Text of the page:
1. Much of the money goes niether to the homeless themselves, "corrupt politicians, nor to union members but to a vast profession of non-profit employees and "advocates" who basically make a living providing services of varying quality to the supposedly homeless under city contracts.

2. As for housing, I believe the plan is to create another 1000 shelter beds. I doubt you or your brother would want to live in a homeless shelter. In addtion to shelters, the city also does subsidize "transitional housing":

Quote:
Transitional Housing provides people with significant barriers to housing stability with a place to live and intensive social services for up to two years while they work toward self‐sufficiency and housing stability.

If you are a homeless veteran, family or youth, transitional housing may help you move from the street to permanent housing. People using transitional housing may stay in the housing for six months to two years and receive intensive services such as education, job training and placement, substance abuse counseling, parenting classes and child care services. They usually pay 30 percent of their income for services and housing. Transitional housing is provided by nonprofit partners of the Department of Homelessness and Supportive Housing.
http://hsh.sfgov.org/services/transi...sing-programs/

It's NOT forever. And it's not free to those with some form of income which is encouraged, even expected (the idea is once a person's living circumstances are stabilized, they are clean and sober and have a place to shower etc, they can and will find some kind of employment).
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  #29  
Old Posted Nov 11, 2018, 11:25 PM
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Originally Posted by Gordo View Post
It's also just a little bit absurd that Square will pay more than Salesforce with this tax - it's really bad for fintech in particular because there's so much pass-through revenue.
What is that based on? I doubt Square has higher gross receipts (and I too lazy to research it).
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  #30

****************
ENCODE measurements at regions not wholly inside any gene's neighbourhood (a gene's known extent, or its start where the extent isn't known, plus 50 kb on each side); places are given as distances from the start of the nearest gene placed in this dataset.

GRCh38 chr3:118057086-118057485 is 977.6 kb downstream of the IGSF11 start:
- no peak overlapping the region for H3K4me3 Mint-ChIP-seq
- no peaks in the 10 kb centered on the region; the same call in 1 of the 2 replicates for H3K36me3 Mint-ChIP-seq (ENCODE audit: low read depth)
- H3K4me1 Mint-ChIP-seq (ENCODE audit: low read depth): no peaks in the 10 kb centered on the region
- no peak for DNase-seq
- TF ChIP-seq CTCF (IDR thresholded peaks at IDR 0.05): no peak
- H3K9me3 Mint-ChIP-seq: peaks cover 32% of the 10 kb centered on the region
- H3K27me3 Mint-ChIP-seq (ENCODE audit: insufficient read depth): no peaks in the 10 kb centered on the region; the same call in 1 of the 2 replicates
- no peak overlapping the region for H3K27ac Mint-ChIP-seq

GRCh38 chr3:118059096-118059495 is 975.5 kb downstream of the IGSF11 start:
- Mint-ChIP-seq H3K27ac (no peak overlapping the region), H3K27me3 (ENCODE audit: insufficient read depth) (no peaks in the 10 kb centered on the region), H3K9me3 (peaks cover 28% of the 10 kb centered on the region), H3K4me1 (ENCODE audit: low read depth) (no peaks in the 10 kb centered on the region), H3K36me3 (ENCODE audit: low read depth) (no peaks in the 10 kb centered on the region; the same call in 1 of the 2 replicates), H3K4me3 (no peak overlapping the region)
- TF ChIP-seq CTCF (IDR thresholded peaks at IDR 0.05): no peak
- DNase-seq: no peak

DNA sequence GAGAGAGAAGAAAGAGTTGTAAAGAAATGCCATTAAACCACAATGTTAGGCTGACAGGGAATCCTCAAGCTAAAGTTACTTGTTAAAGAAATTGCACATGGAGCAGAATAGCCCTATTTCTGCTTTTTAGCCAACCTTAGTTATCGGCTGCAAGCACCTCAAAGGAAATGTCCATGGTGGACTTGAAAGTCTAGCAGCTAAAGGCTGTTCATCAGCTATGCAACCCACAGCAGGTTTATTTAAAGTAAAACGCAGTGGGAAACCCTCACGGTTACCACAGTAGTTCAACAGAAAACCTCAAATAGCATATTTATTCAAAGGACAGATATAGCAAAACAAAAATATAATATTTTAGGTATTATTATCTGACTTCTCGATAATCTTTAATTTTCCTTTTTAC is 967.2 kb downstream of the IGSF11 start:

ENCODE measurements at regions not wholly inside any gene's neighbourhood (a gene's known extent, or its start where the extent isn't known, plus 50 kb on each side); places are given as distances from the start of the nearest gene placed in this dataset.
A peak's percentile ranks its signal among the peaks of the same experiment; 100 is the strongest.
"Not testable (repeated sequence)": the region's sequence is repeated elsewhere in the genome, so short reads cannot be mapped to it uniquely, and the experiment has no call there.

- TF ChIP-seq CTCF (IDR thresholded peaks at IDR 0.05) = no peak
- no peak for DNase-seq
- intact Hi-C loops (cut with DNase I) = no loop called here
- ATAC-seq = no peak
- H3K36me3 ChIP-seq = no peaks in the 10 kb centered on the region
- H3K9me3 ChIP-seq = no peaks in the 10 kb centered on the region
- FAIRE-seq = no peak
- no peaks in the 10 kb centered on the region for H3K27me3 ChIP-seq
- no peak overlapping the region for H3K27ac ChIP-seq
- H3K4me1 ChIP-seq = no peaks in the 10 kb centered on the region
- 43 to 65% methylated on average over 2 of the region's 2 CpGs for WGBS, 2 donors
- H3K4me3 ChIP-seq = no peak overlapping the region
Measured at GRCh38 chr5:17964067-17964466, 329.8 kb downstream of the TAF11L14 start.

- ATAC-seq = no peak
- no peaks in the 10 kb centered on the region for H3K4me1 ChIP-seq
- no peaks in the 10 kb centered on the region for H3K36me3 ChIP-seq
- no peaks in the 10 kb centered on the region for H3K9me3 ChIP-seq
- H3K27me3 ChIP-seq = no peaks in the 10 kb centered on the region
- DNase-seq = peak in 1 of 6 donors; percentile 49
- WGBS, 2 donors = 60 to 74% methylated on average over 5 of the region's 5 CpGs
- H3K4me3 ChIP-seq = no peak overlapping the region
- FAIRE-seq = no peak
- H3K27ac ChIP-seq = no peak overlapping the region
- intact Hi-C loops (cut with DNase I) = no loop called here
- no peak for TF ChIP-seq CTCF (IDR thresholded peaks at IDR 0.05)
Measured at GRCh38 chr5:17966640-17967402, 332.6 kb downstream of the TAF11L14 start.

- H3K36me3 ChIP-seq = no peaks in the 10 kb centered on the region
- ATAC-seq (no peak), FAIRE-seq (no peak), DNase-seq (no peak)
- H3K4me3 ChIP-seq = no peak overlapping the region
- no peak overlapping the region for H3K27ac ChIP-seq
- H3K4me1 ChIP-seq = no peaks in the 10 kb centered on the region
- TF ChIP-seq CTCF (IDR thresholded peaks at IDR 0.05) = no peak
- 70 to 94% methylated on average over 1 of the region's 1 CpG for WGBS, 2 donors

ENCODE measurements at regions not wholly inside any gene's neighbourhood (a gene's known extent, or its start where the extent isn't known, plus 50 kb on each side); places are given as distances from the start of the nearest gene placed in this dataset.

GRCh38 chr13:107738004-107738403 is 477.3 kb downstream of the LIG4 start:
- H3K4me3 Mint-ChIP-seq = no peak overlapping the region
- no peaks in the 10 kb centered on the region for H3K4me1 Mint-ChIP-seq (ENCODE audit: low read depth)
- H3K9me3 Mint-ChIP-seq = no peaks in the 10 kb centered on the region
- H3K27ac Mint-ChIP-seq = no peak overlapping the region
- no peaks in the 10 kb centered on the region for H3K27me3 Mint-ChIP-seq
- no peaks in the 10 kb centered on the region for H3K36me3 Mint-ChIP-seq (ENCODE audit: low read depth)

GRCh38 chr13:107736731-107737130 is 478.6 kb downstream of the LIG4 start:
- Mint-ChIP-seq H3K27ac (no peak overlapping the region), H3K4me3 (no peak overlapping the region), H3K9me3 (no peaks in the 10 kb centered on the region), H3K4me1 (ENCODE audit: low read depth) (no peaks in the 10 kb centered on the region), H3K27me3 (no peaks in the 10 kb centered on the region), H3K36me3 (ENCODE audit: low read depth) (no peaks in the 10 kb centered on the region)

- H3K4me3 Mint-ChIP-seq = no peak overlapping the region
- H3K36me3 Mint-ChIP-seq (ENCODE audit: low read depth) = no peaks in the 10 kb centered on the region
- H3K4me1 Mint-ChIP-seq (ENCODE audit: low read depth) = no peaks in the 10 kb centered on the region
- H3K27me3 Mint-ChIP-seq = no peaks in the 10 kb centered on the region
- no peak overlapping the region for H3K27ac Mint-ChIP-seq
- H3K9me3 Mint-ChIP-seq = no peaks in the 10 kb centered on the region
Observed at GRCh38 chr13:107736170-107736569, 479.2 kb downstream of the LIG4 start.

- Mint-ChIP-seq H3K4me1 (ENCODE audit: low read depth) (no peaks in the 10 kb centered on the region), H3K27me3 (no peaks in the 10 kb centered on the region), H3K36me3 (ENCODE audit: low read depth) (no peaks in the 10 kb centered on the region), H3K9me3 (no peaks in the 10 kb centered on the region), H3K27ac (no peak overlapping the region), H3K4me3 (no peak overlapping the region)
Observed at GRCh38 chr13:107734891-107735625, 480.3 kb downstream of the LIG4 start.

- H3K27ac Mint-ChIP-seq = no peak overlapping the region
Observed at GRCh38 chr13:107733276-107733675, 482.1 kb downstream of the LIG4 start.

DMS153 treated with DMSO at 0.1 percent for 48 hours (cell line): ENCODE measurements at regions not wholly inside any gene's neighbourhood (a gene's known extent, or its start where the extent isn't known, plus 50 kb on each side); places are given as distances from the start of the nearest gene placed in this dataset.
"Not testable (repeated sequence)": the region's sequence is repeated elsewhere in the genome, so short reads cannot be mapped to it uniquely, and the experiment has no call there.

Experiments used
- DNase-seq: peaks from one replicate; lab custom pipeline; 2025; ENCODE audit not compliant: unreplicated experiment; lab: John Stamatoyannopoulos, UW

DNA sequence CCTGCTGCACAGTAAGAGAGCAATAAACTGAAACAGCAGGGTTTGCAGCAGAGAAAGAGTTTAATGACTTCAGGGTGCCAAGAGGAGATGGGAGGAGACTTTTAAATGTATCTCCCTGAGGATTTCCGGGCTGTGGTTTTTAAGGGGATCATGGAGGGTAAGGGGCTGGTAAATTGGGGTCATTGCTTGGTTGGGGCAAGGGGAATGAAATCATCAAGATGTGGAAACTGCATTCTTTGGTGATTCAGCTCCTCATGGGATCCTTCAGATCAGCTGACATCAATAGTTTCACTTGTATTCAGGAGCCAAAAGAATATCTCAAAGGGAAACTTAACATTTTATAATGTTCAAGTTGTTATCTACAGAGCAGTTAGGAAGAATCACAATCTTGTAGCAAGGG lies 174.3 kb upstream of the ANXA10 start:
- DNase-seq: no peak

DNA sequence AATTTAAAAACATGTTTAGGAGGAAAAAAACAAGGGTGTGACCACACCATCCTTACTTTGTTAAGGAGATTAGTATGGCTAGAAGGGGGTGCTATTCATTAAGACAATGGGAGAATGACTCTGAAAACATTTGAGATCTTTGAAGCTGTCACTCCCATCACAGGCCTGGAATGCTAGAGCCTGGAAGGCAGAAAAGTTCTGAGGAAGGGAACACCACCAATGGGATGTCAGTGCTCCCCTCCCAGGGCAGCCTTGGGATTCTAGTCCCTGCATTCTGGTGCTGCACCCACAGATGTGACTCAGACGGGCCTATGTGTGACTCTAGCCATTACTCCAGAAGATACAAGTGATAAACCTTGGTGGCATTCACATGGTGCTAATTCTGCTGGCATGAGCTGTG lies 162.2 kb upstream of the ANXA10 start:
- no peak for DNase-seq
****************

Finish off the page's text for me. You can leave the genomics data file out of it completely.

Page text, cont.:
Old Posted Nov 11, 2018, 11:36 PM
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Originally Posted by BrownTown View Post
the fact that they are spending that much means there's clearly something seriously wrong with either the way this money is being spent or the people it's being spent on (or most likely both). Based on my admittedly limited experiences with government I'm going to go ahead and assume that the amount of money ACTUALLY spent per homeless people will be a fraction of that with the majority going to a bunch of useless administrators making $200,000/yr. At least that's how the school system around here manages to blow so much money so I assume it can't be much different in this case.
I agree, as I said above, a lot of the money will go to staff of the horde of non-profits. But there IS another culprit:

Quote:
The San Francisco Business Times reported in April that construction costs in San Francisco have risen an average of ten percent per year by some counts since the beginning of the housing boom, resulting in one of the costliest building environments in the country.

A labor shortage seems to be the major culprit, although other variable contribute as well. A UC Berkeley study paper on housing costs from January specifically singled out troubles in San Francisco:

In 2000, it cost approximately $265,000 per unit to build a 100-unit affordable housing building for families in the city, accounting for inflation. In 2016, a similar sized family building cost closer to $425,000 per unit, not taking into account other development costs (such as fees or the costs of capital) or changes in land values over this time period.

As a result of these cost increases, developers need more subsidy for every unit, at a time when public resources for affordable housing have been dwindling.

UC Berkeley researchers tagged the city’s “lengthy and complex processes” as a big driver for costs, while also noting that “city agencies—such as the planning department—have been chronically understaffed, leading to capacity constraints.

At the same time, Supervisor Hillary Ronen, who convened a City Hall hearing in April questioning city staff why affordable housing in the Mission is perpetually stalled and got few concrete answers, announced new legislation Tuesday that means to “speed up the time it takes the city to build affordable housing.

“My legislation will require city departments to always prioritize permits and approvals for 100 percent affordable housing developments,” Ronen said in a statement . . . .
https://sf.curbed.com/2018/5/22/1738...truction-costs

And this is the kind of housing they are building:

Quote:
The latest case in point is a new affordable housing development called Estrella Vista in Emeryville, California, (abutting Oakland and just across the bay from San Francisco). A non-profit housing developer just broke ground on a new mixed-use building, about three-quarters of a mile from a local BART transit station, which will include 84 new apartments. The project also houses about 7,000 square feet of retail space. The total cost: $64 million.